For Ruth Snyderman, 1965 was a year to remember.

First, she married Rick.

Then she hitched up with a friend, each plunking down $200, and started something called the Works Gallery in the 2000 block of Locust Street.

She and her partner showed crafts - pottery, jewelry, all handmade.

"The shop was in the basement and you walked down the steps - that was a commitment - and there I was," Ruth Snyderman, 75, said this week in an interview.

"She was young and beautiful," husband Rick, 76, chimed in. "Now she's old and beautiful."

From that modest beginning - at one point their daughter, Ami, bounced around in a Jolly Jumper attached to the gallery ceiling - the Snydermans have built one of the most prominent craft galleries in the country.

And that has helped propel Philadelphia into the front ranks of the nation's resurgent crafts movement.

On Friday and Saturday, the Clay Studio will take note, honoring Ruth Snyderman at its annual gala.

Works Gallery and Snyderman Gallery (established in 1982 - they merged in 1996) have, according to Clay Studio encomiums, "mounted landmark exhibitions such as glass and ceramics designed by Ettore Sottsass' Memphis Group, one of the first exhibits of Robert Venturi's post-modern chair and table designs for Knoll, and solo exhibits by the likes of Dale Chihuly, William Morris, and many other pioneers in the field of glass sculpture."

So Ruth Snyderman will give a talk Friday at Works-Snyderman Gallery in the 300 block of Cherry Street, all part of the scheduled activities. She'll be toasted. And why not?

During their nearly half-century of marriage and crafts, the couple not only have devoted themselves to unique vases, jewelry, and furniture, they've been deeply engaged in the renaissance of two of the city's most important neighborhoods - South Street and Old City.

When it all began, Ruth Snyderman said, "I didn't know much" about crafts. "But I was interested."

Rick Snyderman, who had a day job in his family's small-loan business, quickly caught the bug from his bride, joining the gallery operations in 1972.

"I knew very little about visual art," he said as he sat in the couple's loft on the third floor of their gallery building. "I guess I learned on the job."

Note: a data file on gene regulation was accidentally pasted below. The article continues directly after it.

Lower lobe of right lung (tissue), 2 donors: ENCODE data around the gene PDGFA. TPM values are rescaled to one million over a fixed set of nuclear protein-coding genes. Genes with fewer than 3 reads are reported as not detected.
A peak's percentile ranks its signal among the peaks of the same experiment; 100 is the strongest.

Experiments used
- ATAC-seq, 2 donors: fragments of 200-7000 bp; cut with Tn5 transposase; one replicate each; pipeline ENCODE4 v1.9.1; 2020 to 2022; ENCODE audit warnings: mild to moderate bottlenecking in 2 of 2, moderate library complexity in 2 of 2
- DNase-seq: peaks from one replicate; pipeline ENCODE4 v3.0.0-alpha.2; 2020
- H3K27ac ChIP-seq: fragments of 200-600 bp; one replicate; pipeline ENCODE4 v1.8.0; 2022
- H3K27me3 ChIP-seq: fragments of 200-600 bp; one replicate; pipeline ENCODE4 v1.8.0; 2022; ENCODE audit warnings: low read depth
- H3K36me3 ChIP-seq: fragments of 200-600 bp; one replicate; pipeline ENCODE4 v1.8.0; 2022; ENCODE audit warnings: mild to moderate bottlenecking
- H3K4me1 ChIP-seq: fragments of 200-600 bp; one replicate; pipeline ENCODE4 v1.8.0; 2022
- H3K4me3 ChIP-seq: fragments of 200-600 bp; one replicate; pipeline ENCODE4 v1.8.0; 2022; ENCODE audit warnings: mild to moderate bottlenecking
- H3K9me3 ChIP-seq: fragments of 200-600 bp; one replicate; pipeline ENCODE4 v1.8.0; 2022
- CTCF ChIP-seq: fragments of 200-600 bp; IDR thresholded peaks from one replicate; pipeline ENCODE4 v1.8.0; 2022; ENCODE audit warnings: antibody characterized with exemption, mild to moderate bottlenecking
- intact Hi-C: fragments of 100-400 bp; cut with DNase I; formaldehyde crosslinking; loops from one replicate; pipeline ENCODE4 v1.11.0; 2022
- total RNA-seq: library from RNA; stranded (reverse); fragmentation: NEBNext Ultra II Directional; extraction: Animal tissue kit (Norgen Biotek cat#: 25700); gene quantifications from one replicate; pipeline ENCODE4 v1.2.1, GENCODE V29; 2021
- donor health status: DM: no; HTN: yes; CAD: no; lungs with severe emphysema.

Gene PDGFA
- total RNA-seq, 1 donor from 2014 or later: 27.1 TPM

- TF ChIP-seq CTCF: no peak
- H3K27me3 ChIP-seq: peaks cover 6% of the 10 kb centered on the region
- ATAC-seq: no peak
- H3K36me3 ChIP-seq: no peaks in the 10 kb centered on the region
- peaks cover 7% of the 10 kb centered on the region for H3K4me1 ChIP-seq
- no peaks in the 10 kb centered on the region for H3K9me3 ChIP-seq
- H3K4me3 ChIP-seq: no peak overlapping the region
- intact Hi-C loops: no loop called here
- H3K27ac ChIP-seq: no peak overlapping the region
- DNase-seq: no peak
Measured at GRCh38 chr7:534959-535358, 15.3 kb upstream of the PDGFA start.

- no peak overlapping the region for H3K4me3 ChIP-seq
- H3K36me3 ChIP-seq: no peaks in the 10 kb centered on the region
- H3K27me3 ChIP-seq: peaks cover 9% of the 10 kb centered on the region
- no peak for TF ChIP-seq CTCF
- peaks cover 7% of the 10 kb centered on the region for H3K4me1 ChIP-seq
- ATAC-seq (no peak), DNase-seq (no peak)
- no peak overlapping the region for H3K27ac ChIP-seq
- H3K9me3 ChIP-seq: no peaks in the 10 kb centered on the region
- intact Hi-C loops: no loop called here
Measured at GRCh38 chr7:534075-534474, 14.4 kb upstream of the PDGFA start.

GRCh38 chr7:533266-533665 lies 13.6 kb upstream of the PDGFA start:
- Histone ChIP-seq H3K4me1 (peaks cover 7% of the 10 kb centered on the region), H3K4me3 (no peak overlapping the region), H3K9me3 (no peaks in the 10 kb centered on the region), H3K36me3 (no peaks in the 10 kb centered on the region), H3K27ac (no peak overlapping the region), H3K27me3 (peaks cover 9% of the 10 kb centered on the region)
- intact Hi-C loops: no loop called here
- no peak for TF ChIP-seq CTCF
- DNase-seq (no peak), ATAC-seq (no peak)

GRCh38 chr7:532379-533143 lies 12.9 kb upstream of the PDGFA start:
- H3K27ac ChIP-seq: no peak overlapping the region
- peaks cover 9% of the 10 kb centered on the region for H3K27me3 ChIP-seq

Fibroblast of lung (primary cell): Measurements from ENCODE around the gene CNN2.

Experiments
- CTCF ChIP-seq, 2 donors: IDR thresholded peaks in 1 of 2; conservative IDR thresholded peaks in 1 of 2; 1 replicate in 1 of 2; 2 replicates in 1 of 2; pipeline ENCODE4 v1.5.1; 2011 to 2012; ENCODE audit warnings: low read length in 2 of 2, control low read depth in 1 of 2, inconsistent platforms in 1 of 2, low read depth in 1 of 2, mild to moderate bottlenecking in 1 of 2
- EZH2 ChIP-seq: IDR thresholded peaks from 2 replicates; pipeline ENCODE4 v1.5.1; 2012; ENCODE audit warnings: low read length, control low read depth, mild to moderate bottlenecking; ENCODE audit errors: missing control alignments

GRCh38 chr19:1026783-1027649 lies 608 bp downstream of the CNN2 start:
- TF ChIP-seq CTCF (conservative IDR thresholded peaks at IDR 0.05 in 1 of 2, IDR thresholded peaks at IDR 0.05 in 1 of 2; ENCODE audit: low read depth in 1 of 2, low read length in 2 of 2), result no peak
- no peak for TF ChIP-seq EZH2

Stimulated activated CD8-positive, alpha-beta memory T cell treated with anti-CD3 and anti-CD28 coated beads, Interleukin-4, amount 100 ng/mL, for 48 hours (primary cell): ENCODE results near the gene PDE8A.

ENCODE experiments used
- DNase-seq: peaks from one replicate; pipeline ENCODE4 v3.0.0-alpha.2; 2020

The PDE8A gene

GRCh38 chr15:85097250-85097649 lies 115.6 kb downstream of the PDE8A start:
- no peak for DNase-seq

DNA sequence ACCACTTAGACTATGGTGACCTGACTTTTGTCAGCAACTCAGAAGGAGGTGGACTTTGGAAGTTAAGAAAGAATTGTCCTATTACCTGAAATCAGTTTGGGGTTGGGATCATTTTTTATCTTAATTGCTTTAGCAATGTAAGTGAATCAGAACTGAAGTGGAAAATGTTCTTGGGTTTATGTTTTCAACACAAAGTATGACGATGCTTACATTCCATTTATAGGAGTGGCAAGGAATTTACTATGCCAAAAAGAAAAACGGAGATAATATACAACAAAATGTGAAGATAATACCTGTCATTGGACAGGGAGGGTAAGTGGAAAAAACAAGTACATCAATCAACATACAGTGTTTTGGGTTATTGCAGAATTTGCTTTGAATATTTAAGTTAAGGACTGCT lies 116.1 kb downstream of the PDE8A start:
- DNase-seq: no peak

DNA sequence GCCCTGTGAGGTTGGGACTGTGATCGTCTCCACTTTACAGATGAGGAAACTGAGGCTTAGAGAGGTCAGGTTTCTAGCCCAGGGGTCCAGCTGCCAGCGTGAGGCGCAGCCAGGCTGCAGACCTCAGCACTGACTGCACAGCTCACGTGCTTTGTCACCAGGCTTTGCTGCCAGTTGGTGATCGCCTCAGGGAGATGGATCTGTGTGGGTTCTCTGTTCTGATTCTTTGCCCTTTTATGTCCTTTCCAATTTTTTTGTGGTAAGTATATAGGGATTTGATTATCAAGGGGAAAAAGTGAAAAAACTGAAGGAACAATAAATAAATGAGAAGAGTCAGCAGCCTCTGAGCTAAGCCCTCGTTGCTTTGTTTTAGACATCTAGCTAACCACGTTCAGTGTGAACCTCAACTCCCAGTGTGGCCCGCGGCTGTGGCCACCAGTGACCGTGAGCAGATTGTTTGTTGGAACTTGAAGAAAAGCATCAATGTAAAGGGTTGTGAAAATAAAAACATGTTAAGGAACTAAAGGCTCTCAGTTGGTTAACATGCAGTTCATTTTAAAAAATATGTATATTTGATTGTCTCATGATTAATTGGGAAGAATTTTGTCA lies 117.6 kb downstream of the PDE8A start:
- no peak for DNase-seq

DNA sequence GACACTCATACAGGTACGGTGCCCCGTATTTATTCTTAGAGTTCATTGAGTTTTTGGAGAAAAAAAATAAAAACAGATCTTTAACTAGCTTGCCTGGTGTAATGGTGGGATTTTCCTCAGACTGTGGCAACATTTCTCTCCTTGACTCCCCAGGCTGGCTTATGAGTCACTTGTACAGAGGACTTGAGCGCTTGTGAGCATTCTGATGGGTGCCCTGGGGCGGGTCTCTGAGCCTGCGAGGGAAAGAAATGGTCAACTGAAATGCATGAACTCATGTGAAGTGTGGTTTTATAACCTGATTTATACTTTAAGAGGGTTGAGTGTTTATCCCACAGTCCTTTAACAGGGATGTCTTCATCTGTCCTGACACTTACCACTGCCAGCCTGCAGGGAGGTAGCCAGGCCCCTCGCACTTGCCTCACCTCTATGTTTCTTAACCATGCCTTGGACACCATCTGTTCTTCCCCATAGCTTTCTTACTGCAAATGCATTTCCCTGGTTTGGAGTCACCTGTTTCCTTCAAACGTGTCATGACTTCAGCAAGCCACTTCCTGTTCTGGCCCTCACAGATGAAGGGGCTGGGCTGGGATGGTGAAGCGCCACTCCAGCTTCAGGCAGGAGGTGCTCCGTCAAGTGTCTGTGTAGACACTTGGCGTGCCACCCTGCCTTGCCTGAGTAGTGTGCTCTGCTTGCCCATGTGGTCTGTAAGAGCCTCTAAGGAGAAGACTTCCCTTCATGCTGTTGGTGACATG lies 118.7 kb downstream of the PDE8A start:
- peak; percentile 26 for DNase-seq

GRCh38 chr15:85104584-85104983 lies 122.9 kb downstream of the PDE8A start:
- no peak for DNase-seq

The learning began immediately, but it went into high gear in the late 1960s, when the Snydermans discovered South Street, then under threat from a proposed crosstown expressway that never came to pass. Traditional merchants were fleeing and artists were moving in.

"We saw posters around town for Peruvian crafts at the Eyes Gallery on Fourth and South and we were also showing Peruvian crafts," said Ruth Snyderman, small and agile with a neat shock of gunmetal hair. "So one day, I went down there with Ami to see what that was like. And as I walked in, the floor was very rough - it was primitive - and Ami fell through the hole in the floor and Isaiah [Zagar] had to go pull her out of the basement."

Artist Isaiah Zagar and his wife, Julia, in love with Latin folk culture, and proprietors of Eyes, "became our closest friends."

It was the Zagars who talked them into moving their gallery to South Street (Ruth Snyderman's co-founder bowed out of Locust Street early on), where two floors of a large building in the 300 block could be had for $135 a month. They split the rent with another couple and moved in.

Change was rocking the street.

The Painted Bride Art Center started up in an old wedding-dress shop. The Theater of the Living Arts was producing plays and performances under André Gregory, going great guns. Group Motion Theater, an innovative dance company, was bringing new German approaches to movement to U.S. audiences. New restaurants, like Black Banana and Lickety Split, attracted young, hungry people far into the night on weekends.

The Snydermans eventually bought their building and lived upstairs, running the gallery downstairs, like many a produce dealer before them. "We were the next generation of Jewish merchants on South Street," said Rick Snyderman, who opened a second gallery to focus on furniture and glass sculpture in 1983. "We just didn't think about it that way."

In 1992, Snyderman Gallery opened in the Cherry Street building. Old City "was empty" or nearly so, but after some organizing and networking, the neighborhood's dozen galleries have grown to more than 40. The Fringe Festival, Arden Theatre, the Painted Bride - these and more call Old City home.

In the mid-1990s, once again in sync with rising regard for a "craft" medium, the Snydermans launched what has become a major event, the International Fiber Biennial, which lasts for weeks and draws fiber artists from around the world.

Said Rick Snyderman, "When we opened in 1965, as it turned out, we pretty much paralleled the development of the craft movement. As we were moving along in our career in the field, the field was itself was developing and maturing."

Contact Stephan Salisbury at 215-854-5594,, or @SPSalisbury on Twitter.